Whipping egg whites by hand is fairly strenuous, so it is suggested that you use a hand or stand mixer to help you with this project. A rotary or whisk beater is best-suited to making meringues.
Copper (do not use copper if you are using an acidic stabilizer; see above), stainless steel or glass bowls are best for meringues, as they are non-porous. Bowls made of plastic may contain traces of ingredients that would prevent the egg whites from attaining full volume.
Make sure that your beater and the bowl are spotlessly clean, as any added grease, specks of previous baking projects or moisture can effect the outcome of your meringues.
Techniques and considerations
There’s no way around it: Meringue will suffer on a hot, humid day. It doesn’t mean you can’t make it, but do know that your finished recipe might have gummy edges or not bake quite all the way through. This is only to let you know that if your meringues don’t turn out, it may be the weather to blame!
When to put meringue on top of your pie
When is the best time to spoon meringue on top of your pie? When the filling is still hot. The meringue mixture will slightly “set” when it makes contact with the filling, forming a seal, which will prevent it from shrinking or oozing and separating.
Baking time and temperature
How high should you bake your meringue, and for how long? This depends on the final use. In some recipes, such as Baked Alaska or lemon meringue pie, the meringue mixture is spooned on top of the dessert and then briefly broiled for a toasted effect.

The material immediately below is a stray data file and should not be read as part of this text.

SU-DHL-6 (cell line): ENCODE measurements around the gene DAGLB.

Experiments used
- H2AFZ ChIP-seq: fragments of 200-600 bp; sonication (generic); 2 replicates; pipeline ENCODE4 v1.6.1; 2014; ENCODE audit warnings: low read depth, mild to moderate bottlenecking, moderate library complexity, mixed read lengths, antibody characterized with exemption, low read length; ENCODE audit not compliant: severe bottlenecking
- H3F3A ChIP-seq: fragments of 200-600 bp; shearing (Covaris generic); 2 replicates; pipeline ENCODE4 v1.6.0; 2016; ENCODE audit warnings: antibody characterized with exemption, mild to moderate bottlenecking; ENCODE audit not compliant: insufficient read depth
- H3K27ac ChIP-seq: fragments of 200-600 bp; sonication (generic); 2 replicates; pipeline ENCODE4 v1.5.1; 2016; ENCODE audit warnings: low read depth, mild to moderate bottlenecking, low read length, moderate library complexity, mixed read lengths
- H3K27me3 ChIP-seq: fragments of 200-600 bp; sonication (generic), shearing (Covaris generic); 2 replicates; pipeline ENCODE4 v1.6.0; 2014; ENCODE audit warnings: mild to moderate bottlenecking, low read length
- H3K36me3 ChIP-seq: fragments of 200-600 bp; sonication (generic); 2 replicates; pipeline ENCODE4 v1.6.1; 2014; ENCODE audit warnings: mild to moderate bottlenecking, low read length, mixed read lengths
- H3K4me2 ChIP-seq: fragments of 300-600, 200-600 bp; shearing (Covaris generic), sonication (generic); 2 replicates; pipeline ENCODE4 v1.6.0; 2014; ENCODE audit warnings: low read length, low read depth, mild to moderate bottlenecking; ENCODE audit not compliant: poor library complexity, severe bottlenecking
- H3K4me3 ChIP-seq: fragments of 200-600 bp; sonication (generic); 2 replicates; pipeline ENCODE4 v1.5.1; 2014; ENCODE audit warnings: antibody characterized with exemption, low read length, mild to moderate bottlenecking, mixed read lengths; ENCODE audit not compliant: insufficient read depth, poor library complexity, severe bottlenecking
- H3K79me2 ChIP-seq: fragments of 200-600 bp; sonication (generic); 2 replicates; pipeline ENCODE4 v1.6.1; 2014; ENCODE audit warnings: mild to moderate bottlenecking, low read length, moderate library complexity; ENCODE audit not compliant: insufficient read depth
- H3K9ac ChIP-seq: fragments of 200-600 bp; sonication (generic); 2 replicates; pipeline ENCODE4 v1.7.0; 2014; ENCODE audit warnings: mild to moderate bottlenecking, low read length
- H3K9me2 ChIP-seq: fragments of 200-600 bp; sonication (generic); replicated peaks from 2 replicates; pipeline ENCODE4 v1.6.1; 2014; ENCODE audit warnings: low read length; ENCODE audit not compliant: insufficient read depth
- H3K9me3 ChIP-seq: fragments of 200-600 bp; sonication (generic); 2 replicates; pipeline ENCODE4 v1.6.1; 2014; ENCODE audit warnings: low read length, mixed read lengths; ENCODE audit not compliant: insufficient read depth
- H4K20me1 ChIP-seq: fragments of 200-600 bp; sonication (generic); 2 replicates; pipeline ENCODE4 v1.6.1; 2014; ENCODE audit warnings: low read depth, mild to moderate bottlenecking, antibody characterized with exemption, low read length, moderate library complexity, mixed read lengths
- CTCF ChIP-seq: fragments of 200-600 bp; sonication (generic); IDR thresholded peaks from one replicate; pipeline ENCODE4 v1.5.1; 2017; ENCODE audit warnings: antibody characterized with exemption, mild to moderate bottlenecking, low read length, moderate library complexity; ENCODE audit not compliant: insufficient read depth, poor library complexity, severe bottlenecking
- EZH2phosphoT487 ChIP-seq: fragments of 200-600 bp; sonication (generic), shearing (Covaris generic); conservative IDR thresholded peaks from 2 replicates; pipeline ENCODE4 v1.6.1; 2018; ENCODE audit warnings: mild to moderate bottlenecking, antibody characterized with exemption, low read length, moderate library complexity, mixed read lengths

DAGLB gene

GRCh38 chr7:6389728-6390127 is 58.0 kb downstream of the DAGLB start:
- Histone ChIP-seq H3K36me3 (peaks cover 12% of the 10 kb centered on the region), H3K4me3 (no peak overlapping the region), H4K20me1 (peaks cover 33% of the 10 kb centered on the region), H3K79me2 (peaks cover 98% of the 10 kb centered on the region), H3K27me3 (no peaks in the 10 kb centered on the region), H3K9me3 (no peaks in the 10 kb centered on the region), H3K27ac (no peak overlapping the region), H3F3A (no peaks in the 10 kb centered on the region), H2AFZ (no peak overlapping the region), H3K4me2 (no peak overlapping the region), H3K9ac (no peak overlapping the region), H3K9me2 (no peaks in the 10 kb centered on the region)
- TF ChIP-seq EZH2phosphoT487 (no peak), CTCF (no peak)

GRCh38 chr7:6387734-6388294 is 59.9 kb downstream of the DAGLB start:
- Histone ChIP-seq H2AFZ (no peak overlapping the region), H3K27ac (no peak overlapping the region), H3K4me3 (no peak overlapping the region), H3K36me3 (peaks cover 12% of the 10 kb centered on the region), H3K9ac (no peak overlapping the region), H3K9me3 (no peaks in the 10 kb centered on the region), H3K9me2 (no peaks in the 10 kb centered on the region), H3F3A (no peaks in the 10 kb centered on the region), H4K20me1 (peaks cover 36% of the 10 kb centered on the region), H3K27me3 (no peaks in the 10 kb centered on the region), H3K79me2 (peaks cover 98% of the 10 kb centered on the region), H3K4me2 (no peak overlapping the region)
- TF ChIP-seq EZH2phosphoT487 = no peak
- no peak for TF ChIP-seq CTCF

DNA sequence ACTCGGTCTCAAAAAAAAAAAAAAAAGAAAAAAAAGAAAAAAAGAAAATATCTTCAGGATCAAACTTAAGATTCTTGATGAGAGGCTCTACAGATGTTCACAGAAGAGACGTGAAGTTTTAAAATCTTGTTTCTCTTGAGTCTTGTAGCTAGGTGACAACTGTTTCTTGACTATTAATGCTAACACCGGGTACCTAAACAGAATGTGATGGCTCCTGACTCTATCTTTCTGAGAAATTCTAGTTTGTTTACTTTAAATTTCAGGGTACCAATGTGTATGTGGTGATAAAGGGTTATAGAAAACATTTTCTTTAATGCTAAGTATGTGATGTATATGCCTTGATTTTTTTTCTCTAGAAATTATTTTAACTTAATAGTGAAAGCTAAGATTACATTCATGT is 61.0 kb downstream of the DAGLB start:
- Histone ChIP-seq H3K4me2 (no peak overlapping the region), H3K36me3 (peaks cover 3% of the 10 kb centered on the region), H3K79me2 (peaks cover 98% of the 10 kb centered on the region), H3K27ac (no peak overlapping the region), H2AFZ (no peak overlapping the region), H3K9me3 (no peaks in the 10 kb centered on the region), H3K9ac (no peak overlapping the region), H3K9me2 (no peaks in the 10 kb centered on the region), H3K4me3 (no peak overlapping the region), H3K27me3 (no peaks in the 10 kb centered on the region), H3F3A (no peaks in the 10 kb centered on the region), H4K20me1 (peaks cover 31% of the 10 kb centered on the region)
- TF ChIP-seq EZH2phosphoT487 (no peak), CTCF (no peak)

However, if making stand-alone meringue cookies, you want them to appear matte, not darkened, in color. This requires baking the meringues at a much lower temperature for a longer period of time.
Depending on your intention for using the meringue, you may want to attain soft, firm or stiff peaks. Soft peaks are generally best for incorporating into recipes; firm or stiff peaks are better suited to topping deserts or piping into individual meringue cookies.
Meringue: A basic recipe
This basic recipe could be used to make piped meringue cookies, or to top a pie or baked Alaska.
- 4 egg whites, at room temperature
- 1/4 teaspoon cream of tartar
- 1 cup granulated or superfine sugar
In a stand mixer fitted with the whisk attachment, whisk the egg whites and cream of tartar on high speed until soft peaks form.
Slow the mixer and add the sugar in a slow, steady stream. Bring the speed back up to high, and whisk until the meringue mixture has reached your desired consistency: soft, firm or even stiff peaks.
If you want to make individual meringues
If baking meringue cookies, make sure to attain stiff peaks with your meringue mixture. Then you can pipe your meringue mixture into dots, stars or shapes onto parchment-lined baking sheets. Bake in a preheated 200 F oven for 1 hour and 15 minutes, or until set on the outside and easy to remove from the parchment on the bottom.
If you want to top a pie
Spoon the meringue mixture directly on top of the hot pie filling and bake or broil per the recipe instructions.
Orange meringue kisses via Gale Gand